The importance of maintaining hope is not always readily considered in palliative care. However, all health professionals should be aware of the significance of hope in the context of living with life-limiting illnesses.
The meaning of ‘hope’ needs to be carefully considered and explored in a range of different ways for different people and families.
It is understandable that patients and families may be aware of a poor prognosis and yet still wanting to actively participate in life and in discussions about the future. Sometimes patients will want to talk about that overseas holiday next year and make plans about where they might go and what they might see. They may talk about seeing a longed-for grandchild while aware that they will not be alive to see it.
It is important not to give false hope. That is not to say that hope should be taken away. However if a patient is aware that they are dying, making long-term plans takes on a different meaning. Honest communication allows patients and families to make realistic plans. Clear understandable language is important and should be used consistently throughout the multidisciplinary team. For example, if a patient talks about their wish to attend their son’s wedding you may need to gently explore the need to bring the wedding day forward, if the patient’s prognosis is very poor. Communication skills training for allied health professionals can be helpful.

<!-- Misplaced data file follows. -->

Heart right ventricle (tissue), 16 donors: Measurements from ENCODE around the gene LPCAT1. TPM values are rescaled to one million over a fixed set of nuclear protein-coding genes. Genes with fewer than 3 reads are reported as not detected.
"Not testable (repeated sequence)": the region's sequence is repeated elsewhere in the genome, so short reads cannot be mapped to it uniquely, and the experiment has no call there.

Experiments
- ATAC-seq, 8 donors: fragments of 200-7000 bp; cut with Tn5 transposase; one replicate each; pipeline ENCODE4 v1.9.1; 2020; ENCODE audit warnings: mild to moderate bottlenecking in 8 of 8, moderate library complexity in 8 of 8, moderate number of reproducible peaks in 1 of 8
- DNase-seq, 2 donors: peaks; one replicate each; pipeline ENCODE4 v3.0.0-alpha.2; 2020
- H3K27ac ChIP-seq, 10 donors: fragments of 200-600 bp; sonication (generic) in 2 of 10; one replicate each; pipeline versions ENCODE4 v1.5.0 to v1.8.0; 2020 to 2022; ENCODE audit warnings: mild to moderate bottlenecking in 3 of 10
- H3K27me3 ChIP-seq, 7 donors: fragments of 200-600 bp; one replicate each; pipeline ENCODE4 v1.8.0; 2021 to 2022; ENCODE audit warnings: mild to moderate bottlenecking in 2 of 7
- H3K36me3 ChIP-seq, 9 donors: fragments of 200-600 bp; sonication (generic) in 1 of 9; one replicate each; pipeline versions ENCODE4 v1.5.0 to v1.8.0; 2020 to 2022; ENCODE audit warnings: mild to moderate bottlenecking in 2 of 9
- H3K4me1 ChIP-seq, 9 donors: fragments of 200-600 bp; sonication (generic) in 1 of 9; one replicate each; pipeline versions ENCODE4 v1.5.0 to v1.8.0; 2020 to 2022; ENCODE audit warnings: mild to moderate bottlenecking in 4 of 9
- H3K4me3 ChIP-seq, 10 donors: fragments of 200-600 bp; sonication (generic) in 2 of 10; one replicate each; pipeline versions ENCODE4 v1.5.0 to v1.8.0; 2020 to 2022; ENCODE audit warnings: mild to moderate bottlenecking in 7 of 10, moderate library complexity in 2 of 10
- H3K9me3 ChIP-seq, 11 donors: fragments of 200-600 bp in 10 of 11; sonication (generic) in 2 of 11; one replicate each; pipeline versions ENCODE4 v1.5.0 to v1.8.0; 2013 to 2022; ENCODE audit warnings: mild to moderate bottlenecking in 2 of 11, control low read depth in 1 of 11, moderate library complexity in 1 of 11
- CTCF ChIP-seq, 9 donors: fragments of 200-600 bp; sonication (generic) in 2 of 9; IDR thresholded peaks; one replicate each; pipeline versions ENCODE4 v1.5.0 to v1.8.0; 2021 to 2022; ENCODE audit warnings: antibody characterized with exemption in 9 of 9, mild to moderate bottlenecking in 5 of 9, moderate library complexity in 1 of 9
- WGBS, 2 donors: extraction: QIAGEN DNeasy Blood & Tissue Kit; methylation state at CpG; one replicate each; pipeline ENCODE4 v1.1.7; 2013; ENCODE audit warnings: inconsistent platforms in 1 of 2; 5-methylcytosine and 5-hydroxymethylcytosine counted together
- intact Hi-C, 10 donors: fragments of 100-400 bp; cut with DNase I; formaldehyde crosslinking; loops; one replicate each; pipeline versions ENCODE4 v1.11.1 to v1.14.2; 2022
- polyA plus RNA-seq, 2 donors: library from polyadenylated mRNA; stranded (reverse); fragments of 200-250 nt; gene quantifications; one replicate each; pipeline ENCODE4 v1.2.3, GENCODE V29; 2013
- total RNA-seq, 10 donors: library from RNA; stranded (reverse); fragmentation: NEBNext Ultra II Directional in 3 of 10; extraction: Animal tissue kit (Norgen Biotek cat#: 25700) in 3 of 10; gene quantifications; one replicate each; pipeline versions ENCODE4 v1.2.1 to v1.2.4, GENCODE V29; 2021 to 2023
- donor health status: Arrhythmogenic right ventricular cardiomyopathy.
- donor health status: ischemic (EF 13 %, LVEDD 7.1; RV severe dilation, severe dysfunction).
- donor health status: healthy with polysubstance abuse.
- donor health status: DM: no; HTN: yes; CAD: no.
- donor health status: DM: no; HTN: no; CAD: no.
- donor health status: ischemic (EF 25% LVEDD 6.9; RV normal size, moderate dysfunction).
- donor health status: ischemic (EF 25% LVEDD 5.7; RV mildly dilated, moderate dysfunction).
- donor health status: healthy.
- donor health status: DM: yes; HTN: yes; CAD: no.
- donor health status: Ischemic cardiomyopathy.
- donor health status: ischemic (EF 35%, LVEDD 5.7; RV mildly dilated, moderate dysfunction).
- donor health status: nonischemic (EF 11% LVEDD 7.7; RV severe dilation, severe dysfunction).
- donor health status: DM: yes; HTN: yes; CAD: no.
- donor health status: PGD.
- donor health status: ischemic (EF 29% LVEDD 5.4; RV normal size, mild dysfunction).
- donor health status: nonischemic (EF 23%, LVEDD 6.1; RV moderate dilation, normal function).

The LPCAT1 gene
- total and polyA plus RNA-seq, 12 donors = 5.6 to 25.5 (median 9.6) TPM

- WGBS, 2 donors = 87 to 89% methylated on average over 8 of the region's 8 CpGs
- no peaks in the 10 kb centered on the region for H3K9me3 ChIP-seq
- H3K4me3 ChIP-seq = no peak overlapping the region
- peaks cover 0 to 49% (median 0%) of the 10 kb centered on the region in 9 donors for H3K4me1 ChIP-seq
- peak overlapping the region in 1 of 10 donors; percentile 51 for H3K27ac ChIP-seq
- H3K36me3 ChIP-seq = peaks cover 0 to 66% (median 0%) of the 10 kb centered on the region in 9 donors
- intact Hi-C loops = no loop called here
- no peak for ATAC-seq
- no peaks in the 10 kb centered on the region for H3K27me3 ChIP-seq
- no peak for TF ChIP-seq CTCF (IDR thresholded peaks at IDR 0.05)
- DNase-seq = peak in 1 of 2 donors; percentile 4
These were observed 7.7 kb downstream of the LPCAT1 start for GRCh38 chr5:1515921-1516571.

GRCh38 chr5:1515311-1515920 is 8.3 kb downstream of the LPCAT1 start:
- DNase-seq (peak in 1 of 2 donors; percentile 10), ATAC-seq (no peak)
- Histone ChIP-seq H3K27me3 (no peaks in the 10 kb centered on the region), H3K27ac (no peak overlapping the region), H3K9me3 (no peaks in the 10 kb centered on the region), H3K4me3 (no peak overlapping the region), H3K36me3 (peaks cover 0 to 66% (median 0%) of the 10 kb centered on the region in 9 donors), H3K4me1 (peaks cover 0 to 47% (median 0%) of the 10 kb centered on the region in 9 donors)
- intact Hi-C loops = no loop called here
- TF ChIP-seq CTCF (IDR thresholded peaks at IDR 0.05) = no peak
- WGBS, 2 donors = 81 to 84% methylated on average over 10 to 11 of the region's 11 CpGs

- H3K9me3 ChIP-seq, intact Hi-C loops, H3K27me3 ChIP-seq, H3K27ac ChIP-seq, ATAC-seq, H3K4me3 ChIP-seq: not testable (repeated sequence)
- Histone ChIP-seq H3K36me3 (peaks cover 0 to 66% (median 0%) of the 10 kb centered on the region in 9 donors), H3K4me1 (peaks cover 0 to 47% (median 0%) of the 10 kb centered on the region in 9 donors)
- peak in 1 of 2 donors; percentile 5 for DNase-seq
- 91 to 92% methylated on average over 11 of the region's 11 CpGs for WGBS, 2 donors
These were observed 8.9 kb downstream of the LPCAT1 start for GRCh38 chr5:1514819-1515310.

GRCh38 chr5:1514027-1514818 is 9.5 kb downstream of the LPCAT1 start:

Hope is a complex concept in end-of-life contexts. People’s hope changes as their journey progresses.
Hope changes from hope about being cured to hope about:
Visit Canadian Virtual Hospice's Hope and Denial webpage
Read the Current Learning in Palliative Care (CLIP) Worksheet Fostering Hope (253kb pdf)
Read End-of-Life Essential's General strategies to facilitate hope and coping (129kb pdf)
Last updated 06 September 2021